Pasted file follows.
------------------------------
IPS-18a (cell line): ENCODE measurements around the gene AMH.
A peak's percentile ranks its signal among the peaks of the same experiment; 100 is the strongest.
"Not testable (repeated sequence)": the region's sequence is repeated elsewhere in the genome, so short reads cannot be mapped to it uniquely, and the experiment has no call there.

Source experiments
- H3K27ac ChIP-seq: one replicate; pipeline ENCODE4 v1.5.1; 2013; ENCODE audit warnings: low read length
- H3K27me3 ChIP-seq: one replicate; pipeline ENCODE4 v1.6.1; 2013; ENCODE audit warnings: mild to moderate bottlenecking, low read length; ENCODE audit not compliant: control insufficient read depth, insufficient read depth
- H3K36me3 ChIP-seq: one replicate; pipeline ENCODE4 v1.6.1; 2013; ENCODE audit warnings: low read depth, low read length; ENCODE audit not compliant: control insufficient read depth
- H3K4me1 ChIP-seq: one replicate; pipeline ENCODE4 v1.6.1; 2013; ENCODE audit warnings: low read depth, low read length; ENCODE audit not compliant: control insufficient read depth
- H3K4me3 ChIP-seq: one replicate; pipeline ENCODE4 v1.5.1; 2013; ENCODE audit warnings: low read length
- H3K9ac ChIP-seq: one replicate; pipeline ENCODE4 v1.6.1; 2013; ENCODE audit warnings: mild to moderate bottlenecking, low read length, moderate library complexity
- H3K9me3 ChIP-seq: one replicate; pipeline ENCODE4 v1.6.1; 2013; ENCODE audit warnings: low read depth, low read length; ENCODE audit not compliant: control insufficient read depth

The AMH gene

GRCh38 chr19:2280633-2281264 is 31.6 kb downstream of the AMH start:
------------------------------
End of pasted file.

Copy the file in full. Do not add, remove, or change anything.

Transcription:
IPS-18a (cell line): ENCODE measurements around the gene AMH.
A peak's percentile ranks its signal among the peaks of the same experiment; 100 is the strongest.
"Not testable (repeated sequence)": the region's sequence is repeated elsewhere in the genome, so short reads cannot be mapped to it uniquely, and the experiment has no call there.

Source experiments
- H3K27ac ChIP-seq: one replicate; pipeline ENCODE4 v1.5.1; 2013; ENCODE audit warnings: low read length
- H3K27me3 ChIP-seq: one replicate; pipeline ENCODE4 v1.6.1; 2013; ENCODE audit warnings: mild to moderate bottlenecking, low read length; ENCODE audit not compliant: control insufficient read depth, insufficient read depth
- H3K36me3 ChIP-seq: one replicate; pipeline ENCODE4 v1.6.1; 2013; ENCODE audit warnings: low read depth, low read length; ENCODE audit not compliant: control insufficient read depth
- H3K4me1 ChIP-seq: one replicate; pipeline ENCODE4 v1.6.1; 2013; ENCODE audit warnings: low read depth, low read length; ENCODE audit not compliant: control insufficient read depth
- H3K4me3 ChIP-seq: one replicate; pipeline ENCODE4 v1.5.1; 2013; ENCODE audit warnings: low read length
- H3K9ac ChIP-seq: one replicate; pipeline ENCODE4 v1.6.1; 2013; ENCODE audit warnings: mild to moderate bottlenecking, low read length, moderate library complexity
- H3K9me3 ChIP-seq: one replicate; pipeline ENCODE4 v1.6.1; 2013; ENCODE audit warnings: low read depth, low read length; ENCODE audit not compliant: control insufficient read depth

The AMH gene

GRCh38 chr19:2280633-2281264 is 31.6 kb downstream of the AMH start: